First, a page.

- “There is no real benefit to me.”
- “Updates take too long.”
- “I don’t understand what these updates will do.”
Which threats take advantage of vulnerabilities?
Here are some examples of threats that typically target software vulnerabilities to successfully infect systems:
Blackhole exploit kit. These attacks typically arrive via email and usually mimic well-known organizations. The message contains a link to a compromised website that redirects users to a malicious website or landing page. This page then attempts to exploit vulnerabilities in the system. If successfully exploited, it downloads data-stealing malware variants like ZeuS or Cridex. The high amount of legitimate-looking email related to the Blackhole exploit kit is a reason why this poses a noteworthy threat.
Attacks using old, but reliable vulnerabilities. Instead of exploring new security flaws to target, potential attackers may also rely on previously reported vulnerabilities to successfully infect their targets.We already wrote about attacks that continue to use MS-2010-3333, a vulnerability reported and patched two years ago. This shows that such vulnerabilities still work and users do not regularly updating their systems.
Old but reliable vulnerabilities were also targeted by Flame, an attack that has drawn comparison to STUXNET. Flame was even dubbed the “most sophisticated malware” by some security researchers. This attack particularly targeted MS10-061 via rule and MS10-046, which Trend Micro already covered in 2010.
Vulnerabilities in mobile apps. With everyone going mobile, it was only a matter of time before attackers hit the mobile platform by exploiting the OS and apps. One of the earliest threats we saw that targeted iOS was the jailbreaking tool JailbreakMe, which uses a malicious .PDF file or TROJ_PIDIEF.HLA to exploit a vulnerability in Safari. Apple has already provided a patch to the said software flaw.
Android-based mobile devices were not spared. Last year, the Chinese telecom company ZTE acknowledged a vulnerability in their M Score mobile devices. If exploited, it allows a remote attacker to gain root privileges which grants remote attackers complete control over the vulnerable devices.
Android apps were also fair game. A spam run made the rounds through a compromised Android-based device. This may have been caused by attackers taking advantage of a vulnerability in the Yahoo! Mail Android app. The real cause of the spam run was undetermined; however, we were able to reveal a vulnerability in the app that can possibly lead to spamming users with an Android-based device.
What are zero-day exploits?
Zero-day exploits are known to target unpatched software flaws.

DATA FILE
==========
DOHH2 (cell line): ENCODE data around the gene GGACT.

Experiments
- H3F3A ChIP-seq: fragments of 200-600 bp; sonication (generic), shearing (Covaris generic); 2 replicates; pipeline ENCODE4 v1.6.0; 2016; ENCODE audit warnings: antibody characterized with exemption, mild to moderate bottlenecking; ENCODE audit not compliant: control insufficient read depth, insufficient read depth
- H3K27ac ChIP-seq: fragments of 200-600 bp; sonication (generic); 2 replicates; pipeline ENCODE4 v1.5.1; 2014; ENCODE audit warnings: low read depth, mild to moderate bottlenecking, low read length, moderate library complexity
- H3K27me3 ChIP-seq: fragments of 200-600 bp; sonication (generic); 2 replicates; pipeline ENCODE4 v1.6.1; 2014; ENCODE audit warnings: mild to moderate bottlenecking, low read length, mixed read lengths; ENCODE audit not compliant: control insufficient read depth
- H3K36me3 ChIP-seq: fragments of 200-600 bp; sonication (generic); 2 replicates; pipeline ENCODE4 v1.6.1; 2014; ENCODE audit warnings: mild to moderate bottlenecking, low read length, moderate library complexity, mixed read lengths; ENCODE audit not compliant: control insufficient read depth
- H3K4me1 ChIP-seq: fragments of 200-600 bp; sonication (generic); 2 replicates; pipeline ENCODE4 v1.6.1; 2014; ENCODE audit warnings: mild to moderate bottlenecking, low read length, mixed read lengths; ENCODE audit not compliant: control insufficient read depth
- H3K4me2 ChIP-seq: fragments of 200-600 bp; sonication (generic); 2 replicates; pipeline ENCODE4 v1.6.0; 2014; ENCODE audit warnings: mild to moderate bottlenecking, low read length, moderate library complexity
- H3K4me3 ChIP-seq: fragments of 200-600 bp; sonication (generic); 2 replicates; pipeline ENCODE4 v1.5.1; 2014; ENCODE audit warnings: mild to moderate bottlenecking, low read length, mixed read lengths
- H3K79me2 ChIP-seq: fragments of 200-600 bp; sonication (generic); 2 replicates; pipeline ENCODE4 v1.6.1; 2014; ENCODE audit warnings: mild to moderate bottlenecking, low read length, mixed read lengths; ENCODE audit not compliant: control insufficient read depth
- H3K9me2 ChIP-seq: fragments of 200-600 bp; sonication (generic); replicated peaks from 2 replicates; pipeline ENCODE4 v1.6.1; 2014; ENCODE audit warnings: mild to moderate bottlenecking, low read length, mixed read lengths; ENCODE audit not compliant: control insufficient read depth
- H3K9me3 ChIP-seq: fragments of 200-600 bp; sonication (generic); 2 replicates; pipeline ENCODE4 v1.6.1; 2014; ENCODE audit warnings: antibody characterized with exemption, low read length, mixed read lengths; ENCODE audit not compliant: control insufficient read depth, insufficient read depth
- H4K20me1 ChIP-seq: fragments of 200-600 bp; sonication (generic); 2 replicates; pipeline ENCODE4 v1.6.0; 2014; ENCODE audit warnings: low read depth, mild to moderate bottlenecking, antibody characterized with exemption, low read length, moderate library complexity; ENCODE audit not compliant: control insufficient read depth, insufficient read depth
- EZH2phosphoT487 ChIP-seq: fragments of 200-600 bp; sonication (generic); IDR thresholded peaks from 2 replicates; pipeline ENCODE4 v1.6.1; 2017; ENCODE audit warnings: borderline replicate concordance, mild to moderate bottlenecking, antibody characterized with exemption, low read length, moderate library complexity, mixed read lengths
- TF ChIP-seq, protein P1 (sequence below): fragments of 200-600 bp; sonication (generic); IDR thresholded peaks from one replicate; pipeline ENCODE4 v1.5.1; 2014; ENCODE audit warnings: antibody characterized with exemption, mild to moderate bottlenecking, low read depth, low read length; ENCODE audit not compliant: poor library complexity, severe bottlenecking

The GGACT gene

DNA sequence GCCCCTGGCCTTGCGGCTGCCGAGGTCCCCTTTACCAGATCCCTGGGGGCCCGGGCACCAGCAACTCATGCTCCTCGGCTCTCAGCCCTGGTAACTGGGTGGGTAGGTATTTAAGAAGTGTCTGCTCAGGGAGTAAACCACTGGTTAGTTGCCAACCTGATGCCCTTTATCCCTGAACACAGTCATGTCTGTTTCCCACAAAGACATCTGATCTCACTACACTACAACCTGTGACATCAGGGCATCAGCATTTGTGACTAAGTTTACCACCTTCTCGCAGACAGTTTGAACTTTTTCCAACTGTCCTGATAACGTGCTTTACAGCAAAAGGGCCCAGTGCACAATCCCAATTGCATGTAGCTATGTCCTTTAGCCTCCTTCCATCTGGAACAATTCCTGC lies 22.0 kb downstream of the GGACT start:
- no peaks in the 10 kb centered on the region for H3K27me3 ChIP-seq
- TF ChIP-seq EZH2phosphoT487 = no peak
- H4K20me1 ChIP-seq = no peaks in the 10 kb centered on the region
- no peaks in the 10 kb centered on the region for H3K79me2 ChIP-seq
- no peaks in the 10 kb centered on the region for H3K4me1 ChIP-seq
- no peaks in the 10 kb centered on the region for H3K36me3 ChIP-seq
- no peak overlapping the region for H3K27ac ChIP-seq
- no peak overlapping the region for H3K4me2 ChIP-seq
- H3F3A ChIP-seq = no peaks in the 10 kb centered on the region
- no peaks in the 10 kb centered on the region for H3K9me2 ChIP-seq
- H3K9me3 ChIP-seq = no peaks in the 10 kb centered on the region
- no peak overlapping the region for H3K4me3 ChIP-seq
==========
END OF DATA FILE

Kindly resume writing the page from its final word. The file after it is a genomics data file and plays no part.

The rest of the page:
In this scenario, attackers are able to identify a flaw that is not yet known or covered by vendors. An example of this was the DUQU threat in the Middle East, which was dubbed as the next STUXNET. Based on analysis, the attackers behind DUQU used a .DOC file that exploits a previously unpatched vulnerability in Microsoft Word to drop either RTKT_DUQU.B or TROJ_DUQU.B onto the affected system.
Its effect to users can be serious. Given that security updates are not yet available, even updated systems are exposed to such attacks. To combat these, vendors may release a solution before scheduled release or offer a workaround solution.
How can I stay protected from attacks that use exploits?
The first step to staying protected is to apply the latest security patches provided by the software vendor. This provides protection against exploits and web threats that abuse the software vulnerability as an infection vector.
Users may sometimes be hesitant in downloading these security updates as these may take up a large amount of time. However, applying patches guarantees protection against exploits. Users are also recommended to turn on automatic software updates.
For zero-day attacks, users are advised to refer to the software vendor for security bulletins. Typically, software vendors provide workaround solutions or tools to address these flaws until they are able to release an official update.
Users should avoid visiting untrusted sites or opening links in spammed messages. When browsing websites, users should instead bookmark reputable websites and refrain from opening email from unknown sources.
How does Trend Micro protect users from such attacks?
Trend Micro Smart Protection Network™ protects users from exploits and malware that take advantage of these software vulnerabilities. Trend Micro users need not worry as they are protected from this threat. An NSS Labs study shows that Trend Micro successfully blocks threats delivered via HTTP and HTTPS. Trend Micro™ Titanium™ Security effectively detects fresh exploits, including zero-day exploits.
FROM THE FIELD: Experts' Insight
"Attackers would rather use old reliable exploits such as CVE-2010-3333 that are proven to work instead of experimenting with new, but unreliable exploits." - Ryan Flores, senior threat researcher
"Attacks were successful because a high percentage of users still used unpatched versions of vulnerable software." - Pawan Kinger, vulnerability research manager